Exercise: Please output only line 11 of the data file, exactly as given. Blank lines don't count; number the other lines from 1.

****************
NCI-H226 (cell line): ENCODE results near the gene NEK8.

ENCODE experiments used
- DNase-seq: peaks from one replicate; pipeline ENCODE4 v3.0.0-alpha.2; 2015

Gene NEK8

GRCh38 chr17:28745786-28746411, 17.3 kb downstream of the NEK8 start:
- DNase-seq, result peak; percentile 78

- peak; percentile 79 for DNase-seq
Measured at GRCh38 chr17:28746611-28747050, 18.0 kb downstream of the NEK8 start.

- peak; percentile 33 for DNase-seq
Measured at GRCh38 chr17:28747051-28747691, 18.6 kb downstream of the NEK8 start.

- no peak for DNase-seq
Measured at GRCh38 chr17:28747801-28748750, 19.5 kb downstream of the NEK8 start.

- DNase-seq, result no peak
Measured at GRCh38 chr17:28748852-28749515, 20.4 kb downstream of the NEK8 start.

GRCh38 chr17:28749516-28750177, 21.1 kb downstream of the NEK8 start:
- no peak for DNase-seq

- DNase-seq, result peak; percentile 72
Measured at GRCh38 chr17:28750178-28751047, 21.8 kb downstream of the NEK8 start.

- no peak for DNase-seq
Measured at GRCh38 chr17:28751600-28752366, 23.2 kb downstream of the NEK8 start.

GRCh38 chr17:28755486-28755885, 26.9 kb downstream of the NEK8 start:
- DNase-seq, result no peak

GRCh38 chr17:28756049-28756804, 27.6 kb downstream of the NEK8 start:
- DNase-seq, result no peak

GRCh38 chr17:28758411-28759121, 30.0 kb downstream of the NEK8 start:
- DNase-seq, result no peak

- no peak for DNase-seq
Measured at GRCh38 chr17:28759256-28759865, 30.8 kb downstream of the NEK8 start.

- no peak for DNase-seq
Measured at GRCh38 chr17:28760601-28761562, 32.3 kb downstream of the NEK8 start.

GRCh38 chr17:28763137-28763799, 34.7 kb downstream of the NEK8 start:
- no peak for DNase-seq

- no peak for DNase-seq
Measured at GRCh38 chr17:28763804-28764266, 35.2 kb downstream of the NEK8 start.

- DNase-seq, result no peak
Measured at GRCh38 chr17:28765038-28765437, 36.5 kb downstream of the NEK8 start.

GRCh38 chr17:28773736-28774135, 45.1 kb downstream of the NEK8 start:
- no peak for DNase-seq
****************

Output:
- no peak for DNase-seq